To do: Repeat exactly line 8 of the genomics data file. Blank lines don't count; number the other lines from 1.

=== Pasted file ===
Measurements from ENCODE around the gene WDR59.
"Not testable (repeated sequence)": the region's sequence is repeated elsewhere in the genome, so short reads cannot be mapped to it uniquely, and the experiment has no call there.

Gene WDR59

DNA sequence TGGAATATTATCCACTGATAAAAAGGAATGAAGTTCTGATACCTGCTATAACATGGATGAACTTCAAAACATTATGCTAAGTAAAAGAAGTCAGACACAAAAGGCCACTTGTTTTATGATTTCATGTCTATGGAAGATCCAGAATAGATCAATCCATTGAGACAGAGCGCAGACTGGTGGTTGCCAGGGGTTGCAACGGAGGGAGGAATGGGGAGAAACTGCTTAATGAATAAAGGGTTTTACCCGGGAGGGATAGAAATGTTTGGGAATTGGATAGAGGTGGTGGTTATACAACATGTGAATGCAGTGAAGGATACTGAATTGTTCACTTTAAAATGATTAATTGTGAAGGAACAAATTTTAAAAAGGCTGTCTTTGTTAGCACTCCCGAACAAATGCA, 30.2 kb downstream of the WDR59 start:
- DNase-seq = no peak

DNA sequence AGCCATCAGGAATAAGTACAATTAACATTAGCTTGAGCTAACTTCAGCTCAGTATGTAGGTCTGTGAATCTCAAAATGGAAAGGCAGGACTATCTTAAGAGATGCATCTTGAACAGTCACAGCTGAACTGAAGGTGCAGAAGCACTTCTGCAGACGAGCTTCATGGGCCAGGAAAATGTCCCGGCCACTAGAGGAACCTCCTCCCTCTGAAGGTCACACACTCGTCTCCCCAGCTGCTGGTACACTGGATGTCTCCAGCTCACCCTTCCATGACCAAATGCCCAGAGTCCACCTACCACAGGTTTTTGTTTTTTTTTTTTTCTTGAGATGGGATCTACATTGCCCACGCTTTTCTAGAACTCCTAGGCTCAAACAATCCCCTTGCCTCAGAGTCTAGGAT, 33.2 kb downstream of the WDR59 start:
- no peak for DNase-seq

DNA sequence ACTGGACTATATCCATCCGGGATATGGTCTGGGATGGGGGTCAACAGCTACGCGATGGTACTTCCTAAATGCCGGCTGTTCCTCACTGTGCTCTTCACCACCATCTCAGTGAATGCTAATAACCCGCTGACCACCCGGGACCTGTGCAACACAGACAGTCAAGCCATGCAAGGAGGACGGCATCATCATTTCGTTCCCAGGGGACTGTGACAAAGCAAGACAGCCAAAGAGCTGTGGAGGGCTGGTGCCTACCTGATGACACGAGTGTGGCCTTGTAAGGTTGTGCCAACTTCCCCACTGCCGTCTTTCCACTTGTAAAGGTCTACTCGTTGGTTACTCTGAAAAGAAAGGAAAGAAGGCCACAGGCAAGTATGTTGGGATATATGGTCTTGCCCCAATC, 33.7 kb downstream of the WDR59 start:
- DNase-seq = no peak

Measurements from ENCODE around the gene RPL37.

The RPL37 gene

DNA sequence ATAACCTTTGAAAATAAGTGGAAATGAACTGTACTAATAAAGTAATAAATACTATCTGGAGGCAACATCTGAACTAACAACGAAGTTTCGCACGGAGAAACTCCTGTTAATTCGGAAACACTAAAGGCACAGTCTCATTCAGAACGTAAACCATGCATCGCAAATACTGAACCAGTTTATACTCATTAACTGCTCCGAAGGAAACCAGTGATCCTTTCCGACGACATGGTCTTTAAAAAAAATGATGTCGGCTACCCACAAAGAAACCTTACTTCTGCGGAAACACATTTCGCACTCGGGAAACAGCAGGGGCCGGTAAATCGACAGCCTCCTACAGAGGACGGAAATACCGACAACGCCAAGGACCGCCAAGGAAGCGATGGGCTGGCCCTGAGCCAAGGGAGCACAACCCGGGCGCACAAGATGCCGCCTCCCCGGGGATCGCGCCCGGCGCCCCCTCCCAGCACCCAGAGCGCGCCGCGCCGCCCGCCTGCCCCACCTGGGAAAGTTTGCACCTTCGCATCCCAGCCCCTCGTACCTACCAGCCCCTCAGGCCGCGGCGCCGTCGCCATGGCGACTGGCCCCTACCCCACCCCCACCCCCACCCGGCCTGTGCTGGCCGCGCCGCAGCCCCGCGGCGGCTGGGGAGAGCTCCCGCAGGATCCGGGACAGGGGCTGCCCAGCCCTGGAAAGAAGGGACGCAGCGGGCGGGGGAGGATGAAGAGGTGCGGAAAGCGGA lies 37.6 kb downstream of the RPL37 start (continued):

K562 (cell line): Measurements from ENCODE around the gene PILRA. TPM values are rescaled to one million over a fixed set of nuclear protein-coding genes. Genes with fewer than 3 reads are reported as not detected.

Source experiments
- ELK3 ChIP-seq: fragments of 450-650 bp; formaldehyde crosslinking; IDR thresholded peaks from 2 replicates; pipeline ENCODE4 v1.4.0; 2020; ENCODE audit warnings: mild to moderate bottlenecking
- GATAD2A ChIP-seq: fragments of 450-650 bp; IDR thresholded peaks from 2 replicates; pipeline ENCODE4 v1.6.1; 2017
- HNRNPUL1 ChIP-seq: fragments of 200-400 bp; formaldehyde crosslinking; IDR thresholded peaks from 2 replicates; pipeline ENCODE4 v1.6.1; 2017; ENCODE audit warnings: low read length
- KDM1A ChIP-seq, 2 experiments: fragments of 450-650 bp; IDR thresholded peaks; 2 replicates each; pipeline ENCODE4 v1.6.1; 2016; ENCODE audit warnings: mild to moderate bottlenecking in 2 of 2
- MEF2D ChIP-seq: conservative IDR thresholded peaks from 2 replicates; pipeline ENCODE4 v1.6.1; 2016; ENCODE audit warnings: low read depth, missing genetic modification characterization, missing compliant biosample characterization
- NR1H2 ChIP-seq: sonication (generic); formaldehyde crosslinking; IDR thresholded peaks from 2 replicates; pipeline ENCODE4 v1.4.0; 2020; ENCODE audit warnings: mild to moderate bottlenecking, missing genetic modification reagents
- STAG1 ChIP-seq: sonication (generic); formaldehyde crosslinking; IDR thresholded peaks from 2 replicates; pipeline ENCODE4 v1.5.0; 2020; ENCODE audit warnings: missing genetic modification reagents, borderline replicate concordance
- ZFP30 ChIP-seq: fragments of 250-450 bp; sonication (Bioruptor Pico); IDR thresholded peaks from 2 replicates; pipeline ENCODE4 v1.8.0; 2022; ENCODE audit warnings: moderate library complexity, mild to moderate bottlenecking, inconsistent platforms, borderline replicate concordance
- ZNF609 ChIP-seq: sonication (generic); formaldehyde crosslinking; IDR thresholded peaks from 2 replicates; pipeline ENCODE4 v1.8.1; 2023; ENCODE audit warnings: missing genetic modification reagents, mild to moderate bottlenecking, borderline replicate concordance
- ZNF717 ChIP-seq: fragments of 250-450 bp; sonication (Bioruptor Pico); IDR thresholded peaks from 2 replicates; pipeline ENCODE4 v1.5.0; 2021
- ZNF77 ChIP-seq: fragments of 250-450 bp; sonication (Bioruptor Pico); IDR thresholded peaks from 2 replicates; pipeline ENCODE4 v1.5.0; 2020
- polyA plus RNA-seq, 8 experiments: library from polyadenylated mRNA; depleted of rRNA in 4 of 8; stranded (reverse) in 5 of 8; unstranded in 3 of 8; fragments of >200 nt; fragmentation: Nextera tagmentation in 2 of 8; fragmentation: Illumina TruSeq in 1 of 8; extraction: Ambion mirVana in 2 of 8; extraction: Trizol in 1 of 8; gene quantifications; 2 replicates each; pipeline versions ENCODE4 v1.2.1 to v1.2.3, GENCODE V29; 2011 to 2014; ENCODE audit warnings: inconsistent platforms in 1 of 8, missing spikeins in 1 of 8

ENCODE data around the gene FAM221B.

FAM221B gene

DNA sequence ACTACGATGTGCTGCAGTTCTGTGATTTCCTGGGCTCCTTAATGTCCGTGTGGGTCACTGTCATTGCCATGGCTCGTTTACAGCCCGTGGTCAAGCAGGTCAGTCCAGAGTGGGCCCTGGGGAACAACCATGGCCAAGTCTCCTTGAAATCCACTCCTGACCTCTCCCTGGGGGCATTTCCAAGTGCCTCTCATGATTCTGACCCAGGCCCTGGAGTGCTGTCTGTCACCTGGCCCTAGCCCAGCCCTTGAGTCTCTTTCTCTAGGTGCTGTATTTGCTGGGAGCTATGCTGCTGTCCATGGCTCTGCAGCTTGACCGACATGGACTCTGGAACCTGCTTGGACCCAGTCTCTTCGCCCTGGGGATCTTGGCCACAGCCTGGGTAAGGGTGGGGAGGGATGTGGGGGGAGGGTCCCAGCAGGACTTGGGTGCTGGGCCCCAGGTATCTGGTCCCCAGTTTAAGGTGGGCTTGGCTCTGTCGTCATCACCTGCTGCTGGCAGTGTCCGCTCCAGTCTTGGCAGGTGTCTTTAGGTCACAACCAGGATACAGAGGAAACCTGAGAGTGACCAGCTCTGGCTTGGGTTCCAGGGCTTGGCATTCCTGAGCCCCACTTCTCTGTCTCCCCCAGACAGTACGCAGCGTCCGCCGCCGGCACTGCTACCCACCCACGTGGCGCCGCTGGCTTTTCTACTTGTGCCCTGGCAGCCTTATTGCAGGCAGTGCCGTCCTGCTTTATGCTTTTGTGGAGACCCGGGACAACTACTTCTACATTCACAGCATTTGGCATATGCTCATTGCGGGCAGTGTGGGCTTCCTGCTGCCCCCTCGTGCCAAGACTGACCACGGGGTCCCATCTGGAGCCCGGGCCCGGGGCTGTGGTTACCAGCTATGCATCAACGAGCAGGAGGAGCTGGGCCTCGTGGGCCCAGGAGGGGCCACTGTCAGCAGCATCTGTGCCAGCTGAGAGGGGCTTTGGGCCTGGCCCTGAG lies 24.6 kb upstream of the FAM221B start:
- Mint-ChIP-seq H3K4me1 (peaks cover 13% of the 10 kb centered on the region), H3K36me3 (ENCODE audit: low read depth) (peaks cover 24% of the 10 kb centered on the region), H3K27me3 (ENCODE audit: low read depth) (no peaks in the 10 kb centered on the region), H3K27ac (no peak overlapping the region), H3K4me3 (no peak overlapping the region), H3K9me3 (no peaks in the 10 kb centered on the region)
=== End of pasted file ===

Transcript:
DNA sequence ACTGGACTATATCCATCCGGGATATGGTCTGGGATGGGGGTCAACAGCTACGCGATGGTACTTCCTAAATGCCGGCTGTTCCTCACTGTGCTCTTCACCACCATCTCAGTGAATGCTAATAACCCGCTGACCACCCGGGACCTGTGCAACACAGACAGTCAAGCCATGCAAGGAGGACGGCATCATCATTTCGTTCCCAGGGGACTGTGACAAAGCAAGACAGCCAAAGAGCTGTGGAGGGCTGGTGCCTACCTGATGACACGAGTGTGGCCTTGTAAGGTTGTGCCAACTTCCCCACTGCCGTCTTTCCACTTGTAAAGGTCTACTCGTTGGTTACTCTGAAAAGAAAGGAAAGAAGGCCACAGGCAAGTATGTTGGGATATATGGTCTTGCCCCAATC, 33.7 kb downstream of the WDR59 start: